10 de nov de 2009

Domestic Pigs...

We’ve all heard the story of the third Little Pig, who foiled the hyperventilating wolf by building his house out of bricks, rather than with straw or sticks as his brothers had done. Less commonly known is that the pig later improved his home’s safety profile by installing convex security mirrors at key points along the driveway.

Well, why not? In the current issue of Animal Behaviour, researchers present evidence that domestic pigs can quickly learn how mirrors work and will use their understanding of reflected images to scope out their surroundings and find their food. The researchers cannot yet say whether the animals realize that the eyes in the mirror are their own, or whether pigs might rank with apes, dolphins and other species that have passed the famed “mirror self-recognition test” thought to be a marker of self-awareness and advanced intelligence.

To which I say, big squeal. Why should the pigs waste precious mirror time inspecting their teeth or straightening the hairs on their chinny-chin-chins, when they could be using the mirror as a tool to find a far prettier sight, the pig heaven that comes in a bowl?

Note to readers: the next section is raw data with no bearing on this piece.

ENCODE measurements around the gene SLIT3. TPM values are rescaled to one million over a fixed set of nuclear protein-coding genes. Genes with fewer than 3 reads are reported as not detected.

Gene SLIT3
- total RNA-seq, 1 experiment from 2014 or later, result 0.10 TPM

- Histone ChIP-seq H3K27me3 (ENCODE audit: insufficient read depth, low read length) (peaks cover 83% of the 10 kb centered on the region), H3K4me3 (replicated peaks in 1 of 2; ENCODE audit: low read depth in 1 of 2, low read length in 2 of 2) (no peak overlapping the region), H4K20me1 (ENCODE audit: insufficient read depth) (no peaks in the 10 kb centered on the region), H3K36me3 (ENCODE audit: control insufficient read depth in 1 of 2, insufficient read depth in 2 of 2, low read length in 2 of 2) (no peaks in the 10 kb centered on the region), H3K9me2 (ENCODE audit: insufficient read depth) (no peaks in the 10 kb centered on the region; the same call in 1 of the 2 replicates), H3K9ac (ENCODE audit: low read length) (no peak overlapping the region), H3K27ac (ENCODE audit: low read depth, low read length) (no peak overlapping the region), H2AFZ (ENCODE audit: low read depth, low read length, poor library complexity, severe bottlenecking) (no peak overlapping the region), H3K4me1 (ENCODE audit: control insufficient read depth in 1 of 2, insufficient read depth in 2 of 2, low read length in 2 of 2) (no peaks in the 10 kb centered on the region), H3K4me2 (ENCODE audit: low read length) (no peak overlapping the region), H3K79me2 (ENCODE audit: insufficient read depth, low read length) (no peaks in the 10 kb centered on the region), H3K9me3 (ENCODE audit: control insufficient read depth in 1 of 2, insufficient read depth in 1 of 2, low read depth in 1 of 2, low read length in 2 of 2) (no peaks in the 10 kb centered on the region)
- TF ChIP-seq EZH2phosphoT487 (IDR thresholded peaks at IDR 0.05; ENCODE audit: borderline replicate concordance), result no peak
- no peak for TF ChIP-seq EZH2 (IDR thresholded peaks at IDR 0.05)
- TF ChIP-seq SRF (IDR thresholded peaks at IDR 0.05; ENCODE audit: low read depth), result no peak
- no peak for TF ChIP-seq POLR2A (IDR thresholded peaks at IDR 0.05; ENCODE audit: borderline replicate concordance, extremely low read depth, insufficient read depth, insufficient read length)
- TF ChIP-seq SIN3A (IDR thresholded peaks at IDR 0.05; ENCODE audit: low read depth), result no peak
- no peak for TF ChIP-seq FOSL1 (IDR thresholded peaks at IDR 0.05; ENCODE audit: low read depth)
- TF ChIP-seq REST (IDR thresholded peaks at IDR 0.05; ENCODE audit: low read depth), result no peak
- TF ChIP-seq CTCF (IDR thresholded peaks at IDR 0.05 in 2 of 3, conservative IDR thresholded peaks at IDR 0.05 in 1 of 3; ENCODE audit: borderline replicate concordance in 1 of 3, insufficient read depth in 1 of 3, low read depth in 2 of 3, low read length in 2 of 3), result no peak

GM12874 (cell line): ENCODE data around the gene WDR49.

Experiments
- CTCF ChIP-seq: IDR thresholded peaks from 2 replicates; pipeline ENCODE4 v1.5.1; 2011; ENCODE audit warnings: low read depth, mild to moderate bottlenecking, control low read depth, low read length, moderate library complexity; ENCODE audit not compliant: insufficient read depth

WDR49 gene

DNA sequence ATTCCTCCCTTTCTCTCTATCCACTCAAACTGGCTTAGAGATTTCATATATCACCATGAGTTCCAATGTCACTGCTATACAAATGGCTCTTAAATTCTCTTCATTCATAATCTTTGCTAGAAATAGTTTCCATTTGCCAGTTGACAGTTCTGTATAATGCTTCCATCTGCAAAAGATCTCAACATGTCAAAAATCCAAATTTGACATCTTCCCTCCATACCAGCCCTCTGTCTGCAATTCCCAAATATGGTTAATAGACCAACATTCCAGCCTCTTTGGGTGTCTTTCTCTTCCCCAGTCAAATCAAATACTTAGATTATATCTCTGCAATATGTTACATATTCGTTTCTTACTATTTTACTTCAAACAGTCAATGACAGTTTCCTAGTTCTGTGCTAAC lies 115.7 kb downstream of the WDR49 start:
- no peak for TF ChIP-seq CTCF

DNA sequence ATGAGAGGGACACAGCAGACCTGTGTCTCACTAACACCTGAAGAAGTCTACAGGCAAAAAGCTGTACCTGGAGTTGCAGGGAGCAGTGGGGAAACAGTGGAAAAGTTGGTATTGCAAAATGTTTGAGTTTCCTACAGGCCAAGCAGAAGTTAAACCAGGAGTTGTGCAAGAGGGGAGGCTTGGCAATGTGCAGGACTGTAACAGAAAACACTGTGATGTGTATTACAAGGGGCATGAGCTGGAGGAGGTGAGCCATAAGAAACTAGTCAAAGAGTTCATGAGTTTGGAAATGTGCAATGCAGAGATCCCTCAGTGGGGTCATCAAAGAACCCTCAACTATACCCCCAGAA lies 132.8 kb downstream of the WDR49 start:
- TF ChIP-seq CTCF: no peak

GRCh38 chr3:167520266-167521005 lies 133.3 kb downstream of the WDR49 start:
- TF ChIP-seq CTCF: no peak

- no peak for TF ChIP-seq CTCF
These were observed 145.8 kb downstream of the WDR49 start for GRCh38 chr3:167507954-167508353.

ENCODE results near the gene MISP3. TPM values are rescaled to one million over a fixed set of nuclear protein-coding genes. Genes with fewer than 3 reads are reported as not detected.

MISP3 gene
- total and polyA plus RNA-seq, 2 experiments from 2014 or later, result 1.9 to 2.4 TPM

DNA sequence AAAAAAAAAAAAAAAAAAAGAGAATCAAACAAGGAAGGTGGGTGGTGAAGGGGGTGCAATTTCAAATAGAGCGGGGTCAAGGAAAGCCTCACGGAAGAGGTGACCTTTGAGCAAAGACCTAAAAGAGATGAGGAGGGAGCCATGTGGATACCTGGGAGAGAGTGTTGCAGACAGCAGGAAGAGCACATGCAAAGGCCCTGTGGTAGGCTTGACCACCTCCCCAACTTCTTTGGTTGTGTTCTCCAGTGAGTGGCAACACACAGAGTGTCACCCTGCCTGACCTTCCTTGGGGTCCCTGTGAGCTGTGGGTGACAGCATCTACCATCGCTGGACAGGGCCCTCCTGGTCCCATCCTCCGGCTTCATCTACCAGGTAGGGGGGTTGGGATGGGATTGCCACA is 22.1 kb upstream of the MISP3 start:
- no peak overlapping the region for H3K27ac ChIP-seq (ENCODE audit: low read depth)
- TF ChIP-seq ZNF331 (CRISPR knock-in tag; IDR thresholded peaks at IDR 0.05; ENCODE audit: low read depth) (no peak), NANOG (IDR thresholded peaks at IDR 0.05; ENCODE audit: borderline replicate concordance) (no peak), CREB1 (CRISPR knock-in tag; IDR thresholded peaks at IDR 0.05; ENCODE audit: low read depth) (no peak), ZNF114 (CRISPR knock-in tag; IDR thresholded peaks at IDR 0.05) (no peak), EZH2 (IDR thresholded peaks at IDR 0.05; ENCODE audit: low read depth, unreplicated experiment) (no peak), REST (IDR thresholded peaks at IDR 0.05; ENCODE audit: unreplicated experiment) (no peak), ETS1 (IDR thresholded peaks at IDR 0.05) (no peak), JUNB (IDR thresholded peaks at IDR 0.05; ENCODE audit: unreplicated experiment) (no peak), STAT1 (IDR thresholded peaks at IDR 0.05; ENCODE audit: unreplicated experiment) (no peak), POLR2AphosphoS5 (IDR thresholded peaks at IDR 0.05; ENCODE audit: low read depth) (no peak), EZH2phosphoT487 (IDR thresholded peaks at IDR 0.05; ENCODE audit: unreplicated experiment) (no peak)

The finding is just one in a series of recent discoveries from the nascent study of pig cognition. Other researchers have found that pigs are brilliant at remembering where food stores are cached and how big each stash is relative to the rest. They’ve shown that Pig A can almost instantly learn to follow Pig B when the second pig shows signs of knowing where good food is stored, and that Pig B will try to deceive the pursuing pig and throw it off the trail so that Pig B can hog its food in peace.

They’ve found that pigs are among the quickest of animals to learn a new routine, and pigs can do a circus’s worth of tricks: jump hoops, bow and stand, spin and make wordlike sounds on command, roll out rugs, herd sheep, close and open cages, play videogames with joysticks, and more. For better or worse, pigs are also slow to forget. “They can learn something on the first try, but then it’s difficult for them to unlearn it,” said Suzanne Held of the University of Bristol. “They may get scared once and then have trouble getting over it.”

Continue reading here...

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